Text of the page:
Mugshots was a cornerstone of the music community, and an incredibly unique venue. This is known. But more selfishly, it was my home. I worked and cried and bled and made tacos (never at the same time) for three years. It was my drinking hole, it was my job, it was my entire social circle. While I can only speak for myself, I suspect anyone else who worked there will tell you the same.

2. What steps have been taken so far by the former employees?

We were fortunate enough to come into contact with Workers Action Group, an organization that deals with non-unionized workers. They put us in touch with lawyers and put up the money so the lawyers could assess our case. The law firm also specializes in labour cases and is very confidant that we have a case. They are currently in contact with HI.

3. What outcome are the former employees hoping for?

Outside of our severance and a change to our ROE forms (currently it says we quit, meaning we could not apply for EI), we are hoping that our legal case will inspire a change in the culture at HI.  As it stands right now, workers there are not informed of their rights, there is minimal health and safety training, and there is no sense of who does what in the organization. In my three years there I was never able to find out who the HR person was. This is a global not-for-profit!  More broadly, we are hoping that this case will inspire others who feel they are being exploited in their workplaces. There are good people, like those in the Workers Action Group, who will help you out. You may feel as if there is no recourse, but there often is.

4. Why is the Mugnots event so special?

A big part of the event is the actual raising of funds – the firm representing us is called Avante Law, and they are really great. But like any firm, they have fees. To be honest, we were thinking of throwing something like this before the thought of hiring a lawyer ever entered our minds. We never got to say goodbye to our bar! And when I say “our” I mean that with a capital “O”. Mugshots was the place it was because of the people who worked there, because of the people who threw events there, because of the people who drank/danced/puked/peed/loved there. Happy Goat had been kind enough to offer up their amazing space so we can make our peace with it’s closure and maybe dance/drink/love.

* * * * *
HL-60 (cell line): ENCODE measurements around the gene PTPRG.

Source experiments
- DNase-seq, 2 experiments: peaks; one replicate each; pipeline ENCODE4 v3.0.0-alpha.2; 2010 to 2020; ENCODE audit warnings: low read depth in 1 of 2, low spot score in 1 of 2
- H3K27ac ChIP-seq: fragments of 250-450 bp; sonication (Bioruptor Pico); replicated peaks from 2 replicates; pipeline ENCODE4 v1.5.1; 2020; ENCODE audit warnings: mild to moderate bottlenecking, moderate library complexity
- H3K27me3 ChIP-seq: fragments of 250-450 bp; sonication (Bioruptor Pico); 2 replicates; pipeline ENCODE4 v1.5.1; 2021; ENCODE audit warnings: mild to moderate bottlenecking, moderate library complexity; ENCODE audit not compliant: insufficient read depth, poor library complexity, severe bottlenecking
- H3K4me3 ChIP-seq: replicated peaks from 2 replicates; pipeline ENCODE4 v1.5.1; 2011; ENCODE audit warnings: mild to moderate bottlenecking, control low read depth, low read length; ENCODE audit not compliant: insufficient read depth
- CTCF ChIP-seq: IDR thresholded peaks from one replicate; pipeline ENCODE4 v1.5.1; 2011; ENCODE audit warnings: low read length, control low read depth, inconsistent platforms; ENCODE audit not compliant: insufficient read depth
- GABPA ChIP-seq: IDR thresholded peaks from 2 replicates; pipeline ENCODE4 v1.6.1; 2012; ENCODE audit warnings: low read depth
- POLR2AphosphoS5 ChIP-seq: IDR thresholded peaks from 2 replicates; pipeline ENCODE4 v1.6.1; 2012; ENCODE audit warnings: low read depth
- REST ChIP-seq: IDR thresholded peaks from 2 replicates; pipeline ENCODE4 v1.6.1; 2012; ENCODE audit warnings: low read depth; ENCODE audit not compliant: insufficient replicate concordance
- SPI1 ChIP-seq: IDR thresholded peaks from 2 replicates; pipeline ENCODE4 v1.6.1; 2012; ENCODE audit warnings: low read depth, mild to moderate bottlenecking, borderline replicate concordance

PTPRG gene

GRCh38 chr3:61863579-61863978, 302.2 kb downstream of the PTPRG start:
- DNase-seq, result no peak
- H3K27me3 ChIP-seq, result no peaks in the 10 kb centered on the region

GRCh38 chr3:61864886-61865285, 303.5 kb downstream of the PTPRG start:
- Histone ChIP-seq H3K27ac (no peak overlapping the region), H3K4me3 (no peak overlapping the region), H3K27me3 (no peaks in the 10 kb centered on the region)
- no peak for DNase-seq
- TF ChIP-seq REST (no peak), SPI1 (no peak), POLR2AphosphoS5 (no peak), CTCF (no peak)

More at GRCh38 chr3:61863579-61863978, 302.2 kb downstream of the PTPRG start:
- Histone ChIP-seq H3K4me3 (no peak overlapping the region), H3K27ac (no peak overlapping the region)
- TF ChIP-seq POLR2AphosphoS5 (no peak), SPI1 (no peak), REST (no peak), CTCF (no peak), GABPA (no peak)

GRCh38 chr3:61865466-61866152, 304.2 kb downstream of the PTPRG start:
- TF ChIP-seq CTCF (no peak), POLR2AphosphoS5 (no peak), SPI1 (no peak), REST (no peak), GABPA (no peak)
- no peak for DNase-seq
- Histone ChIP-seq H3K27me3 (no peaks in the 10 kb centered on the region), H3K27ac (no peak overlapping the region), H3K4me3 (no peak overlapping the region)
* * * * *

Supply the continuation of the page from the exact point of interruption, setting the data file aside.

We’re bringing back some classics from Mugshots for the fundraising event – Total T’s Taco Tuesday (yours truly), Ceremony, Freak Show, and a few DJs too. We hope to see a lot of people come out and support!

5. What can people do to help?

If you’d like to help us, there are a few things you can do. We have an indiegogo campaign to support the Mugnots legal campaign. You can also join us on September 12th at the Mugnots Fundraising event, see friends, share memories, and enjoy some beer lovingly donated to us by Kitchissippi and Bicycle Brewery. And you can put the pressure on Hostelling International! Hit up the HI Ottawa and HI Canada Facebook pages and let them know it’s not okay to exploit workers. Let them know you are upset that a real special thing was put down for no good reason. Let them know it’s time for new and responsible management.

The Mugnots Fundraising event takes place Saturday, September 12 at Happy Goat Coffee Co. (35 Laurel St., Ottawa). Doors are at 8PM. If you are not able to attend the event, please consider donating to the campaign through their indigogo page



Photo courtesy of Herd Magazine
Photo courtesy of Herd Magazine


Street Meat (Photo Courtesy of Eric Scharf)


Photo courtesy of Ming Wu


Total T’s Taco Tuesday!


Ashleys @ Mugshots (Photo: Ottawa Showbox)


Mugshots Staff photos (Courtesy of Tyler Goodman)


Tyler & Serene working at Mugshots (photo: Tyler Goodman)


Photo courtesy of Exclaim!
Photo courtesy of Exclaim!